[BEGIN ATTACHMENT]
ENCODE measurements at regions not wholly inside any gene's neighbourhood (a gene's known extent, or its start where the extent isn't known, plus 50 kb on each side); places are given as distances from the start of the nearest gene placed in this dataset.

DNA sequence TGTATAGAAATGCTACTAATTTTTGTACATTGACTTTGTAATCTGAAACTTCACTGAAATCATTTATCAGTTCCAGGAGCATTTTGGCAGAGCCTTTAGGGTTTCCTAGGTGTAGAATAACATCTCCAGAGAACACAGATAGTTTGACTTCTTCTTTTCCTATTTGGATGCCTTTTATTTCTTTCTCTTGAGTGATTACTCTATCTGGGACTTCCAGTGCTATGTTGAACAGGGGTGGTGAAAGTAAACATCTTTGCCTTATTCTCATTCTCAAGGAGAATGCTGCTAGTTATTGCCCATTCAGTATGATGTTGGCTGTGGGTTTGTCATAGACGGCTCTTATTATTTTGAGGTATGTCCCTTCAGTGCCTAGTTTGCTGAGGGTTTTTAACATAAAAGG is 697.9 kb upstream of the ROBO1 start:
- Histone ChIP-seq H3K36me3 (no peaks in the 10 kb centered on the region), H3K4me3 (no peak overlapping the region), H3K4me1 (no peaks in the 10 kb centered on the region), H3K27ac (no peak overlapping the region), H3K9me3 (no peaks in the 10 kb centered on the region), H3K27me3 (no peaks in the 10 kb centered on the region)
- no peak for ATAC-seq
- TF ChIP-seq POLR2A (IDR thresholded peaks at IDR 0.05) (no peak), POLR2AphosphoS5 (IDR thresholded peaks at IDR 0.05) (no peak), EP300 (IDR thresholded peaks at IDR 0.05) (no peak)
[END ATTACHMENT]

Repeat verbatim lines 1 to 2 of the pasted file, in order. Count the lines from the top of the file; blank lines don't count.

ENCODE measurements at regions not wholly inside any gene's neighbourhood (a gene's known extent, or its start where the extent isn't known, plus 50 kb on each side); places are given as distances from the start of the nearest gene placed in this dataset.

DNA sequence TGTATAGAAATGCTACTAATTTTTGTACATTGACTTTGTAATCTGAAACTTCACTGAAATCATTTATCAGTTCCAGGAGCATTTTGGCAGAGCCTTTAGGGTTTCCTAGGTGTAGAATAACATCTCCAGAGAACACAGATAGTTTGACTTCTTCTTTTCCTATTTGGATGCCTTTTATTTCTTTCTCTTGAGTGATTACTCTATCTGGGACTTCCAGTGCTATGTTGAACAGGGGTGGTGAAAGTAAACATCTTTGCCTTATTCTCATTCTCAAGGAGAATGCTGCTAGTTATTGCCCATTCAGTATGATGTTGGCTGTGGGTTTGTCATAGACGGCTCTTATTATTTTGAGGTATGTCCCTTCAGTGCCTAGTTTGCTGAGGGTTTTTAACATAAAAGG is 697.9 kb upstream of the ROBO1 start: